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Leading the cause for WASH

Building a sanitation market in Ethiopia


Although progress has been made toward reducing open defecation in rural Ethiopia (from nearly 100 percent practicing open defecation in 1990 to 29 percent in 2015), Ethiopia still has a larger rural population practicing open defecation (more than 28 million) than any other country in Sub-Saharan Africa. Access to clean drinking water is limited and improved hygiene behaviors are not widely practiced.

iDE Hero Ethiopia Leading the Cause

Children under five years old are the most vulnerable to the effects of poor sanitation, resulting in high incidences of death from waterborne diseases. (Photo by David Graham/iDE)

Market pioneers

iDE builds markets for water, sanitation, and hygiene (WASH) in Ethiopia because of the importance of clean water supply and improved sanitation to the health and productivity of Ethiopians. To this end, iDE has adapted our agricultural water technologies to make them suitable for drinking water. In addition, we are reaching households with improved sanitation sustainably and at scale by connecting consumers with products they want and can afford. The Ethiopia Water and Sanitation Program is being implemented by iDE—with support from UNICEF, USAID, the Vitol Foundation, the Headley Trust Foundation, and the Waterloo Foundation—to benefit rural households with WASH products and services, thereby improving their health and livelihoods.

Market-based approaches are new to the sanitation and hygiene sector in Ethiopia. Through pilot and scale-up projects, iDE has been able to test whether market-based approaches are applicable and relevant to building sustainable delivery of these services to Ethiopian households. Through this work, iDE has gained a reputation as a leader in sanitation marketing in Ethiopia.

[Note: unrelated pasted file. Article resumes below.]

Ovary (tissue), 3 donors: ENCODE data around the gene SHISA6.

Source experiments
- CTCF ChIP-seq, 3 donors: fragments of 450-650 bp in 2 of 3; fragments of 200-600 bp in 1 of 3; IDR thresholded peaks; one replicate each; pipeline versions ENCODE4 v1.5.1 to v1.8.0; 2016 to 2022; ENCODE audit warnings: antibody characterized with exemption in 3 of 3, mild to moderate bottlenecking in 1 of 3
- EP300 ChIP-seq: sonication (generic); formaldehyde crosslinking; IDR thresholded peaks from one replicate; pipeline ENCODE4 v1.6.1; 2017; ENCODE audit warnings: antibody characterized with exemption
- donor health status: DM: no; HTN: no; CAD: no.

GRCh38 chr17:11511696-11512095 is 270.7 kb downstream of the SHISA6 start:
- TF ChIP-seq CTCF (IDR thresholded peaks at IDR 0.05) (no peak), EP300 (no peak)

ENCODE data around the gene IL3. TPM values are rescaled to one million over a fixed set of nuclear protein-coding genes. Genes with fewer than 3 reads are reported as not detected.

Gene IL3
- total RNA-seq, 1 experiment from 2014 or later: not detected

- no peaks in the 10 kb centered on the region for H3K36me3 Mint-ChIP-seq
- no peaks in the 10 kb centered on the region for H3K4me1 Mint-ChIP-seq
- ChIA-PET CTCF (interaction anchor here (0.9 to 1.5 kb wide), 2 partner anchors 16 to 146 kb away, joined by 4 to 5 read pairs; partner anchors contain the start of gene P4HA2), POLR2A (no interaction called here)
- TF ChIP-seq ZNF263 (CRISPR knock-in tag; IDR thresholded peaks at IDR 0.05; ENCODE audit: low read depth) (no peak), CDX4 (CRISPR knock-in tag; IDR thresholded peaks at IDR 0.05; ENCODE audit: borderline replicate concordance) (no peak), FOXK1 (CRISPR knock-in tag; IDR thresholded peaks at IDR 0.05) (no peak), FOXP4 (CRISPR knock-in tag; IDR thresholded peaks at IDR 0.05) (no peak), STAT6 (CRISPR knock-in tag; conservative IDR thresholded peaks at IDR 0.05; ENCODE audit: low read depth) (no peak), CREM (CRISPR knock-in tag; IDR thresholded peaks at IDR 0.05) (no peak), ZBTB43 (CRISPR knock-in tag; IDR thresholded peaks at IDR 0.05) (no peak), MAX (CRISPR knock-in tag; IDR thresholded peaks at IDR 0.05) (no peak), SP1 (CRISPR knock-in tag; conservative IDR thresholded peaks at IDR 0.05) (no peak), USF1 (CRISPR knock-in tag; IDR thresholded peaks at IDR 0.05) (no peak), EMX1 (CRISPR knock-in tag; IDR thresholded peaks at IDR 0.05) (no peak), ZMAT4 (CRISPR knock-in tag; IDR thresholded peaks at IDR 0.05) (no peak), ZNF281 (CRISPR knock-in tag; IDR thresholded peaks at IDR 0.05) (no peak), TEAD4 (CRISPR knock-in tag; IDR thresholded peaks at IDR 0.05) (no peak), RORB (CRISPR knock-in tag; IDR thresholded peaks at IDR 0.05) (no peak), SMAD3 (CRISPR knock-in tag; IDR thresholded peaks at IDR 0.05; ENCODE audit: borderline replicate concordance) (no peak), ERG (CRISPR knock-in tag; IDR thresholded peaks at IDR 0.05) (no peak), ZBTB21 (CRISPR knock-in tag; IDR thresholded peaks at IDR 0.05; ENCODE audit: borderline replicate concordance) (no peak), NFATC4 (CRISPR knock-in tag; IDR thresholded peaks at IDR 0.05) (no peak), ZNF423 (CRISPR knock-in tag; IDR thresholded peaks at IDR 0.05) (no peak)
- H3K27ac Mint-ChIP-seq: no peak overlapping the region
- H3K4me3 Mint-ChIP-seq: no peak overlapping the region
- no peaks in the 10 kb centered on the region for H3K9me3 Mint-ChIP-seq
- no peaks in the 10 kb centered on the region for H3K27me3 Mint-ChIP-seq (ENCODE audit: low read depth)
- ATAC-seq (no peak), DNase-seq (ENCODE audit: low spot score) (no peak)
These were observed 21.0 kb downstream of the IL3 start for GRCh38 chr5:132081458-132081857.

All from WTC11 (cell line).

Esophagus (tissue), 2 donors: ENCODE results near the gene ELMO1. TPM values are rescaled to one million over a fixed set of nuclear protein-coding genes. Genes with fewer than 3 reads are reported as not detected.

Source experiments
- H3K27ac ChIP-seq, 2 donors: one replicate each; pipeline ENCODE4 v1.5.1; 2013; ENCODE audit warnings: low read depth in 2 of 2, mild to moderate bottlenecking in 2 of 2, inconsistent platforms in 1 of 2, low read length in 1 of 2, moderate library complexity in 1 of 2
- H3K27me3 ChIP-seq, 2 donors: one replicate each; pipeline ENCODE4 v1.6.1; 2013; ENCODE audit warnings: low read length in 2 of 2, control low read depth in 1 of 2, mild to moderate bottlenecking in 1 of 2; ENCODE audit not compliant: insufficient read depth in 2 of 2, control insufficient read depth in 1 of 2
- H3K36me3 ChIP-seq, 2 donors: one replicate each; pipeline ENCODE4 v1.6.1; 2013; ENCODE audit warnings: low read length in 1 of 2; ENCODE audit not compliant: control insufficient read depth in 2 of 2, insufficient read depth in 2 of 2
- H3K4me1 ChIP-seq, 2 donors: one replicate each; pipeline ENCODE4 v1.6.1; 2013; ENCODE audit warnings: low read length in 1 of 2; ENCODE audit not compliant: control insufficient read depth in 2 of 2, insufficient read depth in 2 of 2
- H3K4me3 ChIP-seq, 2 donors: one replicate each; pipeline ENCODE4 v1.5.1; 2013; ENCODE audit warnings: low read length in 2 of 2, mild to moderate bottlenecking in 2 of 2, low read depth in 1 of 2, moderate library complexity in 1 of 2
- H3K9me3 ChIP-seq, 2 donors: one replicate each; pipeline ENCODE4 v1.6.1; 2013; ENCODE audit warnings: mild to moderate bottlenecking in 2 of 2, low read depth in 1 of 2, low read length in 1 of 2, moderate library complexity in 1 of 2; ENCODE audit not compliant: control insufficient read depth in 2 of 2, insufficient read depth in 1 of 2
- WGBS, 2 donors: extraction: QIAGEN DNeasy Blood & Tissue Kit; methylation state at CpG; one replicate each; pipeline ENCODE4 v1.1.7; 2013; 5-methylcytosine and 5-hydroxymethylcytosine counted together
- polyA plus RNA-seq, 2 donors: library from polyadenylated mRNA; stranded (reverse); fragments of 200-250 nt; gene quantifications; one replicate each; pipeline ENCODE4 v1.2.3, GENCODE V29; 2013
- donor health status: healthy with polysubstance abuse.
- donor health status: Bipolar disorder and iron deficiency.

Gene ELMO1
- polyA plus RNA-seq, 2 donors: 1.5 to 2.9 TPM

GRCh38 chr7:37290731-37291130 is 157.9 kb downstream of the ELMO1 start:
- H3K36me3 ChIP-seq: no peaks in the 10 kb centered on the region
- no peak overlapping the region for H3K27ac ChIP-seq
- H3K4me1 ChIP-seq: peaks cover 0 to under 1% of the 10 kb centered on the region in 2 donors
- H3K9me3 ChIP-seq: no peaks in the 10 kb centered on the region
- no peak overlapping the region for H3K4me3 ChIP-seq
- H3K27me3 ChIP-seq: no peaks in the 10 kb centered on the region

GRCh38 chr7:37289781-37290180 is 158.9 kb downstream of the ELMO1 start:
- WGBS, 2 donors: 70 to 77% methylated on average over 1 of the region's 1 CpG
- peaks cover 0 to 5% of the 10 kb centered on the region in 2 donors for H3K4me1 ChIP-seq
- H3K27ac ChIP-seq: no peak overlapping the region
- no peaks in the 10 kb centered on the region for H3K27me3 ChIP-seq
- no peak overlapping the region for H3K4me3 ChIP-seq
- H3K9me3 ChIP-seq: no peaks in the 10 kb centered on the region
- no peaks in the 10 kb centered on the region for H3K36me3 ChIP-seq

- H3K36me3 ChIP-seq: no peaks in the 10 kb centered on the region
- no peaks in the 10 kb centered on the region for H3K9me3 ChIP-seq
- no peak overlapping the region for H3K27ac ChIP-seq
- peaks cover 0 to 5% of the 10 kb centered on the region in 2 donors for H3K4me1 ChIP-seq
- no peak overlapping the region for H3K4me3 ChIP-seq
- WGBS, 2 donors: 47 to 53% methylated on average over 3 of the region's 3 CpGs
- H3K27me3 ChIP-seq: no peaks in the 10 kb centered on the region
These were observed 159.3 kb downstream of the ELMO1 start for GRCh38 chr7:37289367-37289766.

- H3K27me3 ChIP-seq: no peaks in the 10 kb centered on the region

Market Opportunity

Households are tired of using unhygienic pit latrines and are willing to invest in an improved product. Given the large market size of Ethiopia, there is a strong case for latrine businesses and sales agents to stay motivated. They know that if they invest in the sanitation business, they will have lots of potential customers who can help their business grow.

iDE PC Ethiopia Leading the Cause

Development at work

iDE is building local capacity for sustainable supply, installation, and maintenance of household water technologies and sanitation products. For example, iDE partners with regional technical and vocational schools to use their facilities to train local manufacturers, manual well-drillers, installers, and village mechanics. This not only increases the capability of these market players to support sanitation efforts, it also helps to build the technical schools’ ability to train more pump manufacturers and service providers in the future. Additionally, iDE helps to establish quality control systems and recruit retailers.

iDE organizes demonstrations in farmers’ fields, in schools, and health centers to promote new products and practices, building awareness and catalyzing communities’ behavior change. Promotional materials are distributed at these demonstrations and through Community Marketing Agents, who are trained by iDE. These tools and methods have been shown to convince rural communities to invest in and use products and services that will improve hygiene and sanitation practices

A boy tries out the product at a sales meeting. Favorite features of the product among users include the slanted footpads for easy drainage, and the keyhole design for convenient use.

Building momentum

  • By 2017, more than 11,000 people in Ethiopia will benefit from WASH products and services, thereby improving their health and livelihoods. 
  • In particular, women and children will benefit from easy access to quality WASH products and services. 
  • People engaged in the WASH product supply chain will benefit from increased employment opportunities and income. 
  • More importantly, by creating market conditions that independently meet sanitation needs, iDE has blazed a trail for the future delivery of sanitation products that will make open defecation in Ethiopia a thing of the past.

Read More

Every family deserves a toilet

For the 40 percent of the people on the planet who do not have a toilet, acquiring one would mean keeping your one-year-old child from developing diarrhea and possibly dying from it.


Read more: Building markets for sanitation